For example, when asked, “How do you make a peanut-butter-and-jelly sandwich?” an autistic person may naturally answer very literally, “I don’t like peanut butter” or “I prefer tuna.” Autistic candidates may not understand that the interviewer really wants to hear a pretty story about a fantasy sandwich that may not exist instead of whether you like peanut-butter sandwiches. 

For many autistic individuals, their communication style is typically literal and direct. Autistic people do not play games, and the interview is similar to a big probing cat-and-mouse game. After learning about interview strategy, I could ace almost any interview with formulaic precision; I understood what managers were looking for.

Here’s What You Can Do

Statistics show that at least 1 in 60 of the people you interview are likely to have an autism diagnosis, so if you’re failing to accommodate neurodivergent candidates, it is likely time for an upgrade.

Your mindset should not be based segregation — “neurodivergent people” vs. “normal people.” Neurodivergent individuals will pick up on this, and you may lose valuable candidates. Therefore, reconsider how you interview all candidates, not just your openly neurodivergent ones. 

Speaking of, while it would be great if candidates felt confident disclosing their neurodivergence during the interview process, many will not. They have learned long ago that sharing such information can result in fewer callbacks. Others, like me, may have discovered that they are neurodivergent relatively late in life, or may still be undiagnosed. (I was almost 30 when I discovered I was autistic.) It is up to you, the hiring manager, to ensure that your process is fair for all candidates, neurotypical and neurodivergent alike. Here’s are some ways to be more inclusive:

  • Make job descriptions clear and relevant. For example, ask yourself, “Does this position really need excellent written and verbal communication?” Neurodivergent individuals may struggle with such a demand. What if a qualified candidate has exceptional written communication but speaks with their mouths in limited capacities? Does this person genuinely have to multitask, or will the individual be able to block off chunks of time to work on one project at a time? 
  • Reformulate your interview questions so that they are more direct and less abstract. Avoid questions like, “If you visit any country, where would you go and why?” They likely have no connection to job tasks and responsibilities. Instead, lay out a specific problem that might arise in the job and have candidates outline steps to solve it.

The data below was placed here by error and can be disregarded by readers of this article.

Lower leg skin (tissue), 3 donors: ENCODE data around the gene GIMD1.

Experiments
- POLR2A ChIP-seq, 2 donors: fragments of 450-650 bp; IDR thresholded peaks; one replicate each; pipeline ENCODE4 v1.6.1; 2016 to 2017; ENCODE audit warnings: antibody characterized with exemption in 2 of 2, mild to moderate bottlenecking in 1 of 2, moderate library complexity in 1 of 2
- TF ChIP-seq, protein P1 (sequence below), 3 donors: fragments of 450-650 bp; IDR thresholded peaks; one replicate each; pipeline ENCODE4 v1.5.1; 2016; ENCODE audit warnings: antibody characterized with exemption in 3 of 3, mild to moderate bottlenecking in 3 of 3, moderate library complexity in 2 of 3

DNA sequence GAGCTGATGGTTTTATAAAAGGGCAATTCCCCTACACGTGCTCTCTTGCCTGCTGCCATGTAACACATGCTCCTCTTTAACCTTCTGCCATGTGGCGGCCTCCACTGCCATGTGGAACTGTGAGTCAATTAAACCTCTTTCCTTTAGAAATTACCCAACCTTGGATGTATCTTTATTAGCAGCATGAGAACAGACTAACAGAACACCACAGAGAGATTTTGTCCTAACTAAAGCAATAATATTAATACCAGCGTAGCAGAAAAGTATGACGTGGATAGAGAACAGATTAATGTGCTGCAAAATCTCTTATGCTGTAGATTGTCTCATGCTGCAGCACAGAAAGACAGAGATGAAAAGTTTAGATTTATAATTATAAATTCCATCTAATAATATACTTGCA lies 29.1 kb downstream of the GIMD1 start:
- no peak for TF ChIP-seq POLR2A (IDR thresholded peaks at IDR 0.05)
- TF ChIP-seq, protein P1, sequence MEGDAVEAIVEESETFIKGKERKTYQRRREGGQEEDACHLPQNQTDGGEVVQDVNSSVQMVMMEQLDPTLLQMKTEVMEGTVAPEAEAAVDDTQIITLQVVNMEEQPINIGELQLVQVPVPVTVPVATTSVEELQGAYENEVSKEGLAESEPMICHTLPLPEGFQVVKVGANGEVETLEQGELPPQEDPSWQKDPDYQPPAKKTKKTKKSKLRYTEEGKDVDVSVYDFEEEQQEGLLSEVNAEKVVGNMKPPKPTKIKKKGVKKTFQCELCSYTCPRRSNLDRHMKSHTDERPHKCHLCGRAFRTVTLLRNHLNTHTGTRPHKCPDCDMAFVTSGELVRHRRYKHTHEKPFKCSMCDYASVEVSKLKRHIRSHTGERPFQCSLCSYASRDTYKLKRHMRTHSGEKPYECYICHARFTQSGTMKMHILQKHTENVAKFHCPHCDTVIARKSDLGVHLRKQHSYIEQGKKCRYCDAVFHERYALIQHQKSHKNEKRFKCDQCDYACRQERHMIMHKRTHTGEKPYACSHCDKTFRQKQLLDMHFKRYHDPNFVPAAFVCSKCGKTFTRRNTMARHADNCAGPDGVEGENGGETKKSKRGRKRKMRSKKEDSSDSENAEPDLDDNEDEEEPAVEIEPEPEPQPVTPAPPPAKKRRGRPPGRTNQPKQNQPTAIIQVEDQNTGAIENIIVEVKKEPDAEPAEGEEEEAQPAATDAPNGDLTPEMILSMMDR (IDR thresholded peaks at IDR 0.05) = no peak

• Ask questions specific to the job tasks and skills and avoid hypothetical questions. 
  • Give an overview of your hiring process and be upfront in explaining how long it will take.
  • Let candidates know in advance, if possible, the types of interviews and screening techniques and tools you will be using.
  • Include skills-based interviews or work trials. Identify creative ways for candidates to show their abilities.
  • Don’t hyper-focus on social aspects. 

Remember: Neurodivergent is different, not broken. In a truly non-discriminatory environment, your hiring process would be so inclusive that you will not need someone to disclose a diagnosis for your interview to be fair. At the same time, the Americans with Disabilities Act (ADA) requires employers to provide reasonable accommodations during your hiring process. 

Specifically, Title I of the ADA protects the rights of both employees and job-seekers. Disclosing is often encouraged, especially if a candidate is asking for accommodations, but because the ADA also protects the privacy of people with disabilities, disclosure is not required. 

Lastly, I challenge you to look at the way you hire, onboard, train, communicate, and schedule time with each of your candidates and employes, not just the neurodivergent ones. Remember, every person has a unique work and communication style. Let’s honor that and meet people where they are so that everyone can show up feeling supported and do their best work.

Christa Holmans is VP of marketing and HR advisor at Austin Alliance Group. A central Texas native with a diverse business background, her core focuses have included roles in customer service, project management, employee relations (recruiting, hiring, and retention) marketing, operations, leadership, and administration. Christa is an out-of-the box thinker with a proven track record of helping organizations, business owners, and teams create more efficient and harmonious workspaces. She is also founder of Neurodivergent Consulting and the internationally recognized Neurodivergent Rebel blog.